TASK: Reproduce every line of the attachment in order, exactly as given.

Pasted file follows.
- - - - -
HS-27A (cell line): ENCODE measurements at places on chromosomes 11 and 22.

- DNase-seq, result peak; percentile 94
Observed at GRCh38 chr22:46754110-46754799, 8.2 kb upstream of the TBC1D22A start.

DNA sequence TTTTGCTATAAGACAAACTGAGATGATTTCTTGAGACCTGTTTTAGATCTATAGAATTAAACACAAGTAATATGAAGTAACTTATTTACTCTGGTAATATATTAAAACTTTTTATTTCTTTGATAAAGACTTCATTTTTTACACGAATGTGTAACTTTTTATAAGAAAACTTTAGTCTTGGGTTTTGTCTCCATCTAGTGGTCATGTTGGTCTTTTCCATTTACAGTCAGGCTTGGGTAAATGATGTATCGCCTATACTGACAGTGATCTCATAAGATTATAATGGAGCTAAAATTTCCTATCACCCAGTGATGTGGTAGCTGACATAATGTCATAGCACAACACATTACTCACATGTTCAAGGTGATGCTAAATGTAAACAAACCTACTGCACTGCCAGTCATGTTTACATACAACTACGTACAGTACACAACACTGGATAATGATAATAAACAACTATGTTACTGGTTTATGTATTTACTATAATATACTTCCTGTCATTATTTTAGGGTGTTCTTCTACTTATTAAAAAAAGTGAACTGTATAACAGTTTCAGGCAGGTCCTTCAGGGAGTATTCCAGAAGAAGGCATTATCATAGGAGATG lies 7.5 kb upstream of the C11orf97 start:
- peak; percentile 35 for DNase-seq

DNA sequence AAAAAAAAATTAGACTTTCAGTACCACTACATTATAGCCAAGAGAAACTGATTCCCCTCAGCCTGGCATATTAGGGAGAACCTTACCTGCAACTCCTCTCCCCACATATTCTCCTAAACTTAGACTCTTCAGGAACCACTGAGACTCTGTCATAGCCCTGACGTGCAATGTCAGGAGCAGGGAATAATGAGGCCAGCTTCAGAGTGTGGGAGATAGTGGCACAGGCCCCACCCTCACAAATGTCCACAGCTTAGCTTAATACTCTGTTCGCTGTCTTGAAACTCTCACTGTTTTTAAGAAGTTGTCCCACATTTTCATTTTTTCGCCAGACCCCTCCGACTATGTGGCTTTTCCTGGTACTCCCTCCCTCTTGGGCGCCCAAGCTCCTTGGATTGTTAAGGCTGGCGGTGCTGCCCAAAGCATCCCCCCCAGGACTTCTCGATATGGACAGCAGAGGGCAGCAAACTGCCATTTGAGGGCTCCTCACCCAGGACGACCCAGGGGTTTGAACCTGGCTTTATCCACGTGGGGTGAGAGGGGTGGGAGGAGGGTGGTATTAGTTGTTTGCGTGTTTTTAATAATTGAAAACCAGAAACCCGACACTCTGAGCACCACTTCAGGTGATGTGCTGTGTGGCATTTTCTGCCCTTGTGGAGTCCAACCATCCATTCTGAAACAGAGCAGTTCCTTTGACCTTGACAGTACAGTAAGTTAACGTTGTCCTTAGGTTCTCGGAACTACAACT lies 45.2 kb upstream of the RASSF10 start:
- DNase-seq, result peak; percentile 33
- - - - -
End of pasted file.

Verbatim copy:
HS-27A (cell line): ENCODE measurements at places on chromosomes 11 and 22.

- DNase-seq, result peak; percentile 94
Observed at GRCh38 chr22:46754110-46754799, 8.2 kb upstream of the TBC1D22A start.

DNA sequence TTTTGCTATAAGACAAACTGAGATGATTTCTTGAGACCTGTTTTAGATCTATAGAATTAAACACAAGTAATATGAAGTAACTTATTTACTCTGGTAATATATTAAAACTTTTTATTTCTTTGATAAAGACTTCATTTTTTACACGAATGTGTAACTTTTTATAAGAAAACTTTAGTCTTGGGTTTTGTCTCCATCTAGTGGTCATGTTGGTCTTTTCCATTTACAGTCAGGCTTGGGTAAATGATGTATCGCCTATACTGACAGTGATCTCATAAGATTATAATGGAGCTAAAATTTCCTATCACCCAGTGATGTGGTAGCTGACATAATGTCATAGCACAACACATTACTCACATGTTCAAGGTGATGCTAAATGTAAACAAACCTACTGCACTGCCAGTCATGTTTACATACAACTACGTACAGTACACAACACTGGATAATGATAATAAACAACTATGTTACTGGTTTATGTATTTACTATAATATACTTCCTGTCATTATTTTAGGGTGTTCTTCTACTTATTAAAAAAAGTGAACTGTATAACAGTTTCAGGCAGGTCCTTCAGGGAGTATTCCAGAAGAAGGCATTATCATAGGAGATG lies 7.5 kb upstream of the C11orf97 start:
- peak; percentile 35 for DNase-seq

DNA sequence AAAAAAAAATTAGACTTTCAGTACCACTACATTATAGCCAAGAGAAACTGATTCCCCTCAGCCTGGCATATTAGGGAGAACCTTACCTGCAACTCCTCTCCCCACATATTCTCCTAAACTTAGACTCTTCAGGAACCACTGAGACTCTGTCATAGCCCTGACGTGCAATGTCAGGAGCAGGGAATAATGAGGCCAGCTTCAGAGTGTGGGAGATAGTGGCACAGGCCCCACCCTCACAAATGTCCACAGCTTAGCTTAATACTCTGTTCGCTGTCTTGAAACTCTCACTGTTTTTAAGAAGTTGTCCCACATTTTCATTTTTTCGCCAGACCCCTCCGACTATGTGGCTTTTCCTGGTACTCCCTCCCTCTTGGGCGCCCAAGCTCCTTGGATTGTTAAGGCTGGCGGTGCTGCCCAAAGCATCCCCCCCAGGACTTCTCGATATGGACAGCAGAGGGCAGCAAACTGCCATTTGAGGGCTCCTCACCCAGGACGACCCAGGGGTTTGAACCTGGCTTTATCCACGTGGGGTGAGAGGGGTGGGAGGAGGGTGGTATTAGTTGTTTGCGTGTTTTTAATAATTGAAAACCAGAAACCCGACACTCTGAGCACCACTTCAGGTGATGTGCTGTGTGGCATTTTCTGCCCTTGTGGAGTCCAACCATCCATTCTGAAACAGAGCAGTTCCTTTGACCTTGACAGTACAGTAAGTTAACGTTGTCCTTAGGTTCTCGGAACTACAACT lies 45.2 kb upstream of the RASSF10 start:
- DNase-seq, result peak; percentile 33